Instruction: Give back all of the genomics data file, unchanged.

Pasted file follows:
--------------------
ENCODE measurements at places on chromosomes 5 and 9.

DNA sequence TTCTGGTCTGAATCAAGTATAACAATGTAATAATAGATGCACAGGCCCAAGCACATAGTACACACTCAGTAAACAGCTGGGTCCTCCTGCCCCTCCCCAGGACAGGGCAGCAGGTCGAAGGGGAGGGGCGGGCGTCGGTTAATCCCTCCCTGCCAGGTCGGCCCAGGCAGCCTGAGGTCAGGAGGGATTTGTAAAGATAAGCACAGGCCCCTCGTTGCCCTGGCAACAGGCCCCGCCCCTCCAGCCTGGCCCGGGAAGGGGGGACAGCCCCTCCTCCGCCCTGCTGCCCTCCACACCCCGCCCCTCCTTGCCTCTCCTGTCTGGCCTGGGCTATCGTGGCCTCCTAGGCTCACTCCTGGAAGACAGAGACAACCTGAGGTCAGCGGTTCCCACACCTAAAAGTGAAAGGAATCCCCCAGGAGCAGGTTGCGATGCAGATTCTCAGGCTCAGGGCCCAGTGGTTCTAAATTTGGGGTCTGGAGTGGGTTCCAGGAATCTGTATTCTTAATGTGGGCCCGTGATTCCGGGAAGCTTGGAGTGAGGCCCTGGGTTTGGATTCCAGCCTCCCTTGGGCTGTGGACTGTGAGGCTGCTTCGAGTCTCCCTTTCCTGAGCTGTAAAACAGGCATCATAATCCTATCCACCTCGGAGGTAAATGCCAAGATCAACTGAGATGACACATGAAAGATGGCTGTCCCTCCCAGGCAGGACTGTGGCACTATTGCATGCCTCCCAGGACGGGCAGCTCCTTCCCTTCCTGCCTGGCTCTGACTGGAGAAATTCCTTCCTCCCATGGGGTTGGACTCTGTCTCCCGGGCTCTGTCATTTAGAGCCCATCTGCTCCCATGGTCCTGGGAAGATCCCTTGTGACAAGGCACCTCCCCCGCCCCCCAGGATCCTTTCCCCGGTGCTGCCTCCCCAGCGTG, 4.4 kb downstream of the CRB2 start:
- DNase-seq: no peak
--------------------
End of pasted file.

ENCODE measurements at places on chromosomes 5 and 9.

DNA sequence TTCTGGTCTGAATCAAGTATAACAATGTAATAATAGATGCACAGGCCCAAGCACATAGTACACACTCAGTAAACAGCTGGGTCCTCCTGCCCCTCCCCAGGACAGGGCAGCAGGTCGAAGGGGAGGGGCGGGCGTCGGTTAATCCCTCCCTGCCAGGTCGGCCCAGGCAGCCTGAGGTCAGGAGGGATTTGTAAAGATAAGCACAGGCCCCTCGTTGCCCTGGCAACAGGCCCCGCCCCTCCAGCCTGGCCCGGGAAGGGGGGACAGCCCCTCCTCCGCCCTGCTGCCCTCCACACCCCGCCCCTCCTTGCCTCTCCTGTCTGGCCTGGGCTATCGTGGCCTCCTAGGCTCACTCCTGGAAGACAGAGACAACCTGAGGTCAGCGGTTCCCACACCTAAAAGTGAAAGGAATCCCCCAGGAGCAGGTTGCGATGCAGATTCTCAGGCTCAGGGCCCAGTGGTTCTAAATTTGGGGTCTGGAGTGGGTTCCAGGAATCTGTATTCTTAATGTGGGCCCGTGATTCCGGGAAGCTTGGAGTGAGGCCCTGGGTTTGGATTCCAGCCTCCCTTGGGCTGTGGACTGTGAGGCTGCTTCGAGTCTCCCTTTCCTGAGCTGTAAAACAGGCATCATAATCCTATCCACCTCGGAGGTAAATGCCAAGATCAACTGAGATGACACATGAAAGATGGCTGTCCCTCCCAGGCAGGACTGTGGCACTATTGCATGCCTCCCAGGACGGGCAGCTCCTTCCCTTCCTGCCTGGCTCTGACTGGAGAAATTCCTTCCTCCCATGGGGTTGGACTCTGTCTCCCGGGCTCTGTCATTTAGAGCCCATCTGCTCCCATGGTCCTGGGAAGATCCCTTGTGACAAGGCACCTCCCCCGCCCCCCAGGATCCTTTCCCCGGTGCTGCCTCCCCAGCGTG, 4.4 kb downstream of the CRB2 start:
- DNase-seq: no peak